Tens of thousands of refugees leave their home countries due to war and violence each year and resettle in the United States; 40 percent of those refugees are children. In an effort to more fully understand and mitigate the impact of armed conflict, displacement and resettlement on children’s development and well-being, the APA Task Force on the Psychosocial Effects of War on Children and Families who are Refugees from Armed Conflict Residing in the United States was created in 2008.
The group’s report, received by council at its August meeting, reviews the available research and notes that while children and their families caught in or displaced by war endure great trauma and adversity, they also demonstrate profound strength and resilience in their coping mechanisms and ability to adapt, often to completely unfamiliar environments.
More research on the multidimensional aspects of being a refugee is needed, concludes the report, but some treatment programs are showing promise, including comprehensive services, individual treatment methods, family therapy and group work in schools and community settings. Community engagement and collaboration and culturally informed practice are particularly important for the refugee client population, the report notes.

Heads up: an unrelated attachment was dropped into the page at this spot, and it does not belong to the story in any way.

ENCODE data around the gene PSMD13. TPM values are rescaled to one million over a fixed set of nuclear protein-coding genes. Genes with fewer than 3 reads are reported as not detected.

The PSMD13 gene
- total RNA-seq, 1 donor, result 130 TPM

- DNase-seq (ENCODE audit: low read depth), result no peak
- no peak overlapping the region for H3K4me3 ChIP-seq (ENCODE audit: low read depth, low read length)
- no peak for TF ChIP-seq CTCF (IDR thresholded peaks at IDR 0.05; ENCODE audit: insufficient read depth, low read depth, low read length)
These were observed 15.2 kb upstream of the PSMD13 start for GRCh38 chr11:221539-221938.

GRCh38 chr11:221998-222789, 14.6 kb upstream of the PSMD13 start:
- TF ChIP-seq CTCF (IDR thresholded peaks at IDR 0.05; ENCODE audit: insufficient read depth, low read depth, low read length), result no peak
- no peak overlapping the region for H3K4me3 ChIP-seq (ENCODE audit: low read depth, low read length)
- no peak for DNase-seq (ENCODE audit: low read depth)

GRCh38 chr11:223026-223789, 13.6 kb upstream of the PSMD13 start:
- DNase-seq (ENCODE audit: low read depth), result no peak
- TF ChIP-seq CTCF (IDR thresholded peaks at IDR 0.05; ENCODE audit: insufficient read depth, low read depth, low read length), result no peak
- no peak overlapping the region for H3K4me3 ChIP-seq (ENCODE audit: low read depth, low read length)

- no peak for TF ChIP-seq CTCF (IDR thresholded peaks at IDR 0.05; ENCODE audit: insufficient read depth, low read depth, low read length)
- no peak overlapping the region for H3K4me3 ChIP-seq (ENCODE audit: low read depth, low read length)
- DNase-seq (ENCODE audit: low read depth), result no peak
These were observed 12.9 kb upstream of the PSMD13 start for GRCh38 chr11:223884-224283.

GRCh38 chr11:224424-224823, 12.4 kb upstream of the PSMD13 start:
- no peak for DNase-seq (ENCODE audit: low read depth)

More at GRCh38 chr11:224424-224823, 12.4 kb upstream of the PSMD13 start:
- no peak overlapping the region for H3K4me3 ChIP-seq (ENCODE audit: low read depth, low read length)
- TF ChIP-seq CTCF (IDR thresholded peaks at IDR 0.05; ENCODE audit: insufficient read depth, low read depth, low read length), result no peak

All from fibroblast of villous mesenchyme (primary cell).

“Training for psychologists working with refugee populations should include non-traditional elements, such as interfacing and collaborating with other agencies, including cultural organizations not traditionally seen as ‘service providers,’ [such as community-based mutual assistance organizations] and working with language interpreters, cultural brokers and paraprofessionals,” the report states.
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